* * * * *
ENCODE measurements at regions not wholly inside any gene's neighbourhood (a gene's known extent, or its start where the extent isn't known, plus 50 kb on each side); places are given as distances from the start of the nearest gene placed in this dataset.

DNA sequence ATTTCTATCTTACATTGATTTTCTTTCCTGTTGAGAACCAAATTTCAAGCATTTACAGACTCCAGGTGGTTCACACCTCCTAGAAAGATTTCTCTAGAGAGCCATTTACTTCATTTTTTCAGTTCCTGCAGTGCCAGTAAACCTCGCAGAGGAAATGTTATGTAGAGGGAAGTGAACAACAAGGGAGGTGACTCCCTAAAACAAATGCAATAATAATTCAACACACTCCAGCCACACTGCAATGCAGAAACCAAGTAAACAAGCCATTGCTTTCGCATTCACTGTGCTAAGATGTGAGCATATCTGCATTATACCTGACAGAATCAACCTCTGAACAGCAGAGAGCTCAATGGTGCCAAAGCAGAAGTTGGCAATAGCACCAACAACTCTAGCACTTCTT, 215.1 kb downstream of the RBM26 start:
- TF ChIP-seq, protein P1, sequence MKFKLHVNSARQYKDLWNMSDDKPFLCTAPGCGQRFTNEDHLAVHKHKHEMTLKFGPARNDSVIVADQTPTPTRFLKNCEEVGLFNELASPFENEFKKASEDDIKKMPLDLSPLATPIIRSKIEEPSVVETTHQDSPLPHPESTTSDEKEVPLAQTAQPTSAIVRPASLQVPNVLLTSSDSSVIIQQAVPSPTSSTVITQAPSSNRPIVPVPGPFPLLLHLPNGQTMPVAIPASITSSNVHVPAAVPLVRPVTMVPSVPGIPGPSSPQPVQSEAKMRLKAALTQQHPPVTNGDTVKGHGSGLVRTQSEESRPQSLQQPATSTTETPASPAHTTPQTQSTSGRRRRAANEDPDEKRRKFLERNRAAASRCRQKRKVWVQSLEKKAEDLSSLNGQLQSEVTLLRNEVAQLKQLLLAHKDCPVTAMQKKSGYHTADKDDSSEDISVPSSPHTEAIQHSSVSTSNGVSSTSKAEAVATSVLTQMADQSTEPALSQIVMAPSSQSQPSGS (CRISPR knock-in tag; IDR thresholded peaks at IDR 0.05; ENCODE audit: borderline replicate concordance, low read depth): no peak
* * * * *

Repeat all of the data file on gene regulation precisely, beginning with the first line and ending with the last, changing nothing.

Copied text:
ENCODE measurements at regions not wholly inside any gene's neighbourhood (a gene's known extent, or its start where the extent isn't known, plus 50 kb on each side); places are given as distances from the start of the nearest gene placed in this dataset.

DNA sequence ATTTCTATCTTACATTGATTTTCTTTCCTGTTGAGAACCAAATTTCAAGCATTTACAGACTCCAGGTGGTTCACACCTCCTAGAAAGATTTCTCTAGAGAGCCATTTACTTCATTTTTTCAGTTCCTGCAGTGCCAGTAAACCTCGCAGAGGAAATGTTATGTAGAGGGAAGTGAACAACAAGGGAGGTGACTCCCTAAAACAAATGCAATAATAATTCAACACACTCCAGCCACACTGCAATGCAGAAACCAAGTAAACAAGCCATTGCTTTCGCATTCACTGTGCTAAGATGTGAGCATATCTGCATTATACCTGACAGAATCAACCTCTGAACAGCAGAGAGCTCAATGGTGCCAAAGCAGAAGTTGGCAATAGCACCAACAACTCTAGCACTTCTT, 215.1 kb downstream of the RBM26 start:
- TF ChIP-seq, protein P1, sequence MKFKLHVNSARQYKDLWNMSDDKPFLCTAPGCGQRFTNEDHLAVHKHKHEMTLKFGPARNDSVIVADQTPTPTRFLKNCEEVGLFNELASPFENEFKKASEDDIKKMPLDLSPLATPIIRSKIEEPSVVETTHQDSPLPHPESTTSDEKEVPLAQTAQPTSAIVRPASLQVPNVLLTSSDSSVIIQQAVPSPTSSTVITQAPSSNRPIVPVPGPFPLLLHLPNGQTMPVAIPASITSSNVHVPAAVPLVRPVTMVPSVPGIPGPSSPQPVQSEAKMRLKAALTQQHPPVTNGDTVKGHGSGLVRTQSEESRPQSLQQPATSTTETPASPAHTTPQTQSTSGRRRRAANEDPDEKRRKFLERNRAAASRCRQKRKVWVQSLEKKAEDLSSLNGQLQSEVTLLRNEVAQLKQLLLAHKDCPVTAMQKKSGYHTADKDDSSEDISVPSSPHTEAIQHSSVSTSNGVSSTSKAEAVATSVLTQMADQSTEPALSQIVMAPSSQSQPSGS (CRISPR knock-in tag; IDR thresholded peaks at IDR 0.05; ENCODE audit: borderline replicate concordance, low read depth): no peak